What it’s like to share a stand with Dr. Dubois, by Amber Sander

Have you ever tried the practice technique where you put headphones on and play along with a favorite recording? I think this is a really fun way to shake things up in the practice room, and I always notice an improvement in my sound afterward. I’m not completely clear on why this works but it reminds me of the hilarious rubber hand illusion. For two weeks this December I experienced a live version of this sitting next to Dr. Dubois at a gig. We both had microphones on our instruments and were using in-ear monitors so I could hear her really clearly in one ear. This gave me an entirely new perspective on her playing and I felt like I was having one “ah-ha!” moment after another. This experience has had a profound impact on my playing and I would like to share some of my biggest realizations of what really separates out elite players like Dr. Dubois from the pack.


  1. Every note she plays is beautiful. If you are thinking “I already know that her sound is incredible,” then you’ve missed the point. Every note she plays is beautiful. It does not matter if it’s one lonely 16th note, a fourth finger (my nemesis), an unfortunate series of 5ths, or a whole note repeated for dozens of measures. Every note she plays will be full of life, depth, and character. The commitment to excellence and the level of focus this requires is astounding. I had never realized how many dead notes I let slip by until I pushed myself to follow her lead. It’s exhausting!


  1. Her playing is incredibly consistent and she is very focused, things I struggle with in my own playing. Have you ever had to redo a beautiful recording because you lost focus and made silly mistakes? I sure have and it is really frustrating. A few years ago I realized that this stems from bad habits in my practicing like letting myself get away with zoning out, or thinking about all the other things I need to get done. It is something that I am working to improve, but once again it’s exhausting!


  1. The number of different colors she plays with make Matisse and Van Gogh look like slackers. The analytical type-a part of me wishes we could have a musical version of paint by numbers so I could analyze all of the vibrato and bow control combinations she was using. However, even if something like this did exist it wouldn’t produce the same result because it would be so technical that the music would have no soul. I think this personal connection to the music is the real key. After that it’s just a matter of experimenting with your technique until you find the sound you’re looking for.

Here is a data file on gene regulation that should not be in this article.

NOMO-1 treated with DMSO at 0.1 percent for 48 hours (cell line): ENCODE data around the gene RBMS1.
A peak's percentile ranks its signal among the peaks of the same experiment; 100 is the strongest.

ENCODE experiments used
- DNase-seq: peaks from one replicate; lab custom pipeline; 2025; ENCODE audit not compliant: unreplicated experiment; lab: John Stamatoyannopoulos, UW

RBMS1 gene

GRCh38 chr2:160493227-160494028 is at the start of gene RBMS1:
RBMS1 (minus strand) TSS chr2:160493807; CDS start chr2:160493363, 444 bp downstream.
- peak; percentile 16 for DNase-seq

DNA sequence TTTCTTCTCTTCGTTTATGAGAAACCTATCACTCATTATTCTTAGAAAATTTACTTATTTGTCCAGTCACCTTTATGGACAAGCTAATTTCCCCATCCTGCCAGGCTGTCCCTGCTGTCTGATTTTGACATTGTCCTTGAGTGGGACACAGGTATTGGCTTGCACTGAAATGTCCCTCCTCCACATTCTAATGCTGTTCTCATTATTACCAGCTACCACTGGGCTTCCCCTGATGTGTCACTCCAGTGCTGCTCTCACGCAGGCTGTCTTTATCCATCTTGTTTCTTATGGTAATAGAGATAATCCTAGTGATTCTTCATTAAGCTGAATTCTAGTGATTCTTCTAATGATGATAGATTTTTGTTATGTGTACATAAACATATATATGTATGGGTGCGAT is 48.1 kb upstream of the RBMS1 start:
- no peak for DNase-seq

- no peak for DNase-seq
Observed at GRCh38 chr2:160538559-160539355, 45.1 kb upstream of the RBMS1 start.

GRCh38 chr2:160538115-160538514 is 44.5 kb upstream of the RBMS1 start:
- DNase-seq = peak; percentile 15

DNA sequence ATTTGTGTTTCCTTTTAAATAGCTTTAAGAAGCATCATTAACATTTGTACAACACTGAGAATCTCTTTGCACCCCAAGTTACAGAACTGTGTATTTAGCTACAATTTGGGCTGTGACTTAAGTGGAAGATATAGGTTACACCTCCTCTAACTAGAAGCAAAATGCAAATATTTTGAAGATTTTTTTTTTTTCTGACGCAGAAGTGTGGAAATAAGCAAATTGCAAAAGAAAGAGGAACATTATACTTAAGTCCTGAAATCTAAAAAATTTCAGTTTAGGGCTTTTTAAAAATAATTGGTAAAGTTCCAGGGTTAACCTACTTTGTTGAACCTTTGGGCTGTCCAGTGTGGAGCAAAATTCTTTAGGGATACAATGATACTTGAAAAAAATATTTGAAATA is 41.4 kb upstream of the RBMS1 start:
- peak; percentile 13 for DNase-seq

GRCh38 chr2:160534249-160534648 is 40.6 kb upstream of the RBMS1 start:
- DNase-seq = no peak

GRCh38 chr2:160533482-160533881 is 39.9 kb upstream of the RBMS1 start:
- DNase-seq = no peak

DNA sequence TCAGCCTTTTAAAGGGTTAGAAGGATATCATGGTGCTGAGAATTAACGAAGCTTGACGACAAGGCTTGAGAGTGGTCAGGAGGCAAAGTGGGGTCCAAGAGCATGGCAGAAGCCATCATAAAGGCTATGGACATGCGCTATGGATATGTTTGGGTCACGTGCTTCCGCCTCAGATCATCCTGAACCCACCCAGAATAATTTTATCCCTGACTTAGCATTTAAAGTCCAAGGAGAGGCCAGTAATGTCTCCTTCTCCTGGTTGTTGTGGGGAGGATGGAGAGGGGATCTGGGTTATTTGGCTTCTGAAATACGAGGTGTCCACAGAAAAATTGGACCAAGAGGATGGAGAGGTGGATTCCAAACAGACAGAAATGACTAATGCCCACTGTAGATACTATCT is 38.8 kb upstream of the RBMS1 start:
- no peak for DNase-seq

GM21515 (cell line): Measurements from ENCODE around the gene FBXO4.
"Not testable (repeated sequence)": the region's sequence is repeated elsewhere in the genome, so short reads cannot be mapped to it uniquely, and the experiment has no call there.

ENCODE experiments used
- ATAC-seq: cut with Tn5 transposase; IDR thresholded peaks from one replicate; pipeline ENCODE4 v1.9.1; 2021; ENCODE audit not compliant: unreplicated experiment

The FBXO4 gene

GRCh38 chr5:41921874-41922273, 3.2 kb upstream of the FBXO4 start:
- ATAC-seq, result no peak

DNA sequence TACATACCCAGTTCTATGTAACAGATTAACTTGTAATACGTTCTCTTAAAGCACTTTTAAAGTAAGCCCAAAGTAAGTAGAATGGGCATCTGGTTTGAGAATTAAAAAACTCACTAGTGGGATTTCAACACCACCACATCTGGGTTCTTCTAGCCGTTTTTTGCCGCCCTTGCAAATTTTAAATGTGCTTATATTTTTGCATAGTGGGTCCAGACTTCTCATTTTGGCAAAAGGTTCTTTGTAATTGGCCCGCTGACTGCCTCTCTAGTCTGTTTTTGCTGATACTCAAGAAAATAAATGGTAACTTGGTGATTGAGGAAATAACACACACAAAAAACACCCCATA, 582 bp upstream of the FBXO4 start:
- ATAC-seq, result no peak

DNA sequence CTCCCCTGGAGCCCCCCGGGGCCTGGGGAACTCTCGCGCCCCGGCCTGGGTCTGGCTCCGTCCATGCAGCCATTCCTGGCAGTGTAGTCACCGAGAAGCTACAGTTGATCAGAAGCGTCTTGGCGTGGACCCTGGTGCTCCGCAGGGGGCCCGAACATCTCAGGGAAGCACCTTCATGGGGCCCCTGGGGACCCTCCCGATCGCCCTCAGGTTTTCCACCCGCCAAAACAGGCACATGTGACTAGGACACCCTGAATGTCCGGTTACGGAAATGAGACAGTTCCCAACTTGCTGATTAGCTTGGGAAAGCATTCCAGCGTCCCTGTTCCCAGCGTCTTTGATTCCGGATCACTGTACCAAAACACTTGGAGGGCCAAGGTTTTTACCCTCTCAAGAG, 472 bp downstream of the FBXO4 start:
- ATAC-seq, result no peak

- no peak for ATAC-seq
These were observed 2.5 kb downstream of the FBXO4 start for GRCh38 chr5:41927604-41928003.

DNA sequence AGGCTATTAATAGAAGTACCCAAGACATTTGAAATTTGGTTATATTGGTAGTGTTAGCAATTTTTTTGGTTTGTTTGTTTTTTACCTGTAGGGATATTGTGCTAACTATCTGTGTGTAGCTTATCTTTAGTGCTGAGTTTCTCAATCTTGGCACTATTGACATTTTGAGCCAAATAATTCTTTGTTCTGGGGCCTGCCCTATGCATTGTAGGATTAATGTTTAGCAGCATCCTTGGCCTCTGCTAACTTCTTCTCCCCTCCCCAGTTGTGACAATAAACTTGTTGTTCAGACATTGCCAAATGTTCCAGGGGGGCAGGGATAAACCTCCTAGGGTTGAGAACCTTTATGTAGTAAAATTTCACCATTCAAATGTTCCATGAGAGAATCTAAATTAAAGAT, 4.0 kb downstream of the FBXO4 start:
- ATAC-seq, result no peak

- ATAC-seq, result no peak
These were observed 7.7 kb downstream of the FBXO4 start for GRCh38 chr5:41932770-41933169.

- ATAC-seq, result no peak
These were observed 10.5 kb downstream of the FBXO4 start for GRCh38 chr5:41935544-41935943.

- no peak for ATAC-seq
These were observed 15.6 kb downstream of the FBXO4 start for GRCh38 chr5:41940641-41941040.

1. She is a total pro. She is always on time, always prepared, always in a good mood, always paying attention, always kind to those around her, etc. I hope someone has shared with you how important these things are. The music world is very small, and you can’t afford to make a bad impression. You never know who will be in a position to hire you in the future… or spy on you at a gig and write about it. Dr. D really impressed me by remembering the names of people she hasn’t seen in years. She makes a point of meeting people she doesn’t know, and treats the aspiring artists the same as the seasoned vets.


  1. She makes mistakes just like the rest of us… thank goodness! These mistakes are far and few between, but what I noticed is that she doesn’t make a big production about it. There is no dramatic face or sigh, and she doesn’t let it taint the music coming up. Mistakes are simply marked and never missed again.


So what was it like to share a stand with Dr. Dubois? It was so much fun to spend this time with her, and it was really inspiring. Watching Dr. Dubois out of the corner of my eye was like having a silent lesson every day. I would hear her do something that I liked and then watch her hands to see how she did it. I made two little tweaks to my hand position and vibrato, and am sounding better than ever! Thanks for the tune up Dr. D!


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